Circulating around the Internet is this tragic tale of 13-year-old Hope Witsell, who killed herself after several months of severe harassment by her fellow students. Her ‘crime’? An admittedly unwise decision to photograph her bare breasts and send the picture to the cellphone of a boy she hoped to impress. The move touched off a terrible storm as the picture was quickly recirculated throughout the school, to the poor girl’s total and complete humiliation.
The media has been focusing primarily on the technological aspect of the story: the fact that ‘sexting’ is a new and disturbing trend among between teenagers and children as young as twelve, who are far more adept and tech savvy (and equipped with cellphones) than their parents could have imagined back in the day. And while this is a disturbing trend that any parent should be aware of, I fear the media response does the story a disservice. It fails to ask a number of questions about who, really, was responsible for the conditions that led Hope Witsell to decide to take her life.
What gets me most about this story is how much the school administration participated in making Hope Witsell’s life so unbearable. When she was being harassed by her schoolmates, when she was receiving phone calls by other students demanding more nude photos, school officials did nothing to try and stem the tide. No. Indeed, the seemed far more interested in punishing her than in punishing those other students who circulated what was essentially child pornography, a circulation which was certainly done without her consent. Her parents were notified and, for whatever reason, they decided to ground her for the summer. The school suspended her for a week, and she lost her position as a student advisor.
You would think that, at some point, some teacher or school official somewhere would have the compassion to say that this girl had been punished enough for her mistake and try to stop the feeding frenzy. Instead, school officials were so incompetent, they failed to notify Hope’s parents that she had started to cut herself, and was showing disturbing tendencies towards self-harm and suicide. That alone is probably worth a serious lawsuit and a major round of firings. No action appears to have been taken against the bullies that attacked her. Indeed, as this blog notes, too many other interests, including the news media, have fallen into the trap of blaming Hope Witsell for her victimization.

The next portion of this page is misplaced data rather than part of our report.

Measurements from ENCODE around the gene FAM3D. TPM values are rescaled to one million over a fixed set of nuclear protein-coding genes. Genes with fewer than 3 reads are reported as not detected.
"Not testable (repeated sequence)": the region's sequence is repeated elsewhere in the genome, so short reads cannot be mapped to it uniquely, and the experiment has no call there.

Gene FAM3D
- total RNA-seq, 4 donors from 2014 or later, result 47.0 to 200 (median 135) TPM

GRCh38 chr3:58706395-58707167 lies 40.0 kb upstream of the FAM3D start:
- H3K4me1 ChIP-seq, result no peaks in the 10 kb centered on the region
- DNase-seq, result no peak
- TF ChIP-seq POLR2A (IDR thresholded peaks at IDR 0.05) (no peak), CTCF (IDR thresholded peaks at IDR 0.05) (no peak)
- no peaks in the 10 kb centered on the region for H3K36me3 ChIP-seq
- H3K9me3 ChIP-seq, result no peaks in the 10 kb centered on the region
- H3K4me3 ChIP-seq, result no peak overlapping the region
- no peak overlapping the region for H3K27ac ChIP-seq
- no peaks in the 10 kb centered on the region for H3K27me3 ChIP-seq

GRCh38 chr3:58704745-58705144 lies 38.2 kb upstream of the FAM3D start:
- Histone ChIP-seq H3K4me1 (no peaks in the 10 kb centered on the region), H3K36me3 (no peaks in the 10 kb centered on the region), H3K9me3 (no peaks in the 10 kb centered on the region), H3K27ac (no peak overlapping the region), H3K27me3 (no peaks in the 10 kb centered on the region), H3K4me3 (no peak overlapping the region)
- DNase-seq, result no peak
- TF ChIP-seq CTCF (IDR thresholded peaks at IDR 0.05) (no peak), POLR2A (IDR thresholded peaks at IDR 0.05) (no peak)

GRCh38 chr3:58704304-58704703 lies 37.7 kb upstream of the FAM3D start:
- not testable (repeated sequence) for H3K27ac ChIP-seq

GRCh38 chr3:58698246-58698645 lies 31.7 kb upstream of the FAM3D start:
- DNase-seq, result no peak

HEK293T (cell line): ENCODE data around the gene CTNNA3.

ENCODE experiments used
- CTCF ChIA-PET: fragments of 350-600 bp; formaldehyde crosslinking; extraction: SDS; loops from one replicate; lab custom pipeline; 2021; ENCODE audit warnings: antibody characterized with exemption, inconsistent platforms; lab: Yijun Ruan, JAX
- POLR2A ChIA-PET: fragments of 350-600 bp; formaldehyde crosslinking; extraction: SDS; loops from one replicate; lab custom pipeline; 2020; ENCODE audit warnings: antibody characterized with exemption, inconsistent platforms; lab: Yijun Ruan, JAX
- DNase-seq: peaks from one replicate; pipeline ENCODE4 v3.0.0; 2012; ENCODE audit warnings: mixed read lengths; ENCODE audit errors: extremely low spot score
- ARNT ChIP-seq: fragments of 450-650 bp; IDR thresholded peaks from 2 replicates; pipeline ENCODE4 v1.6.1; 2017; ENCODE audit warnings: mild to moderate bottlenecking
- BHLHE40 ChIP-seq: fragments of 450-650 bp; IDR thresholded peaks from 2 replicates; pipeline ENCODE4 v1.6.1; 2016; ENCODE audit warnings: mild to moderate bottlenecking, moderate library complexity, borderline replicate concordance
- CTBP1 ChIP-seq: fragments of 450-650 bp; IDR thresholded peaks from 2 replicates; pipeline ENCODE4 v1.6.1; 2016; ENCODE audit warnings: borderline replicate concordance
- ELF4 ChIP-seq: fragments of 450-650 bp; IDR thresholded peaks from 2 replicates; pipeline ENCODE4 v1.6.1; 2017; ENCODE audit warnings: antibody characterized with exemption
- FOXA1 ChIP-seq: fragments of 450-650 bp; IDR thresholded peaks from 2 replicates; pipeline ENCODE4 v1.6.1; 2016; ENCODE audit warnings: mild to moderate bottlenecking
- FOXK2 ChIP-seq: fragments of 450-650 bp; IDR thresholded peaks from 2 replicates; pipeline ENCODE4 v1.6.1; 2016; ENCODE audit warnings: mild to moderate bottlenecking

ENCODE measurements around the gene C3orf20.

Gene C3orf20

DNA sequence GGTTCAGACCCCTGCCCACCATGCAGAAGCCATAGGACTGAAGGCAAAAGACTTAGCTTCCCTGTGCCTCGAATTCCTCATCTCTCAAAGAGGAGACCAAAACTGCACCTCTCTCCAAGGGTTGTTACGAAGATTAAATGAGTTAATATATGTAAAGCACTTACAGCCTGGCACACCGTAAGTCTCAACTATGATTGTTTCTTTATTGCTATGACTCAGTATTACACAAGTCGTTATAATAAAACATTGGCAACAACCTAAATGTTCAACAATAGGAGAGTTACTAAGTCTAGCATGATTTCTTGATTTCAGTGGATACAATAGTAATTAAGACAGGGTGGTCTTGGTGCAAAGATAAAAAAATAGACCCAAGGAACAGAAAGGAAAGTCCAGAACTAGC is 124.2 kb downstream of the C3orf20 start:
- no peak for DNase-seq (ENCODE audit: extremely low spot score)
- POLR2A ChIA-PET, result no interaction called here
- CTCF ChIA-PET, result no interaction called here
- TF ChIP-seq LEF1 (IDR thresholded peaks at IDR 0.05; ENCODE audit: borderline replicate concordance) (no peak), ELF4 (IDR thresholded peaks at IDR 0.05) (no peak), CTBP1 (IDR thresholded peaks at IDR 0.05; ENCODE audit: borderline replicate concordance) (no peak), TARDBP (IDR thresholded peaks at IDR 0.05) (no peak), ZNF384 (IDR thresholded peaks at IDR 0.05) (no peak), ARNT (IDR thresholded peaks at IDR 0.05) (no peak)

At the same time, friends say, Hope knew that the biggest mistakes made were her own.
“She didn’t blame it on anybody,” said Rebecca Knowles, 14. “She realized it was her fault for sending them in the first place.
…Even after she died because she couldn’t cope anymore, the newspaper is sitting there telling her that she was the one to blame. Hope didn’t believe that she made the biggest mistakes. She didn’t think it. Apparently, she knew it, because who could ever question the idea that if you send a nude photograph of yourself to another person, you’re obviously a slutty slutty slut slut who deserves whatever is coming to you?
There are terrible oddities in the laws regarding sexual consent in the United States. It is possible for two underage teenagers engaging in sexual experimentation to be charged with the statutory rape of each other. And I suspect that the decision of school officials to come down so hard on Hope is to be viewed in the context of a legal system that can and has charged kids aged fifteen for the production of child pornography — simply because they happened to take a photograph of themselves in the nude. This culture of punishment appears to make no allowance for a situation where a young man or woman has become a victim of their own mistake. No, instead, they pile on that victimization by treating them like a perpetrator.
There can be no doubt that Hope made a mistake, but it was one mistake, and she did not deserve to die for it. Everything else that followed: from the students who recirculated the photograph after they received it, to the school administration that decided that Hope deserved suspension, while letting the bullies get off scott free, was the decision of other people. In my opinion, they contributed to Hope’s suicide, and they deserve to be held accountable for it.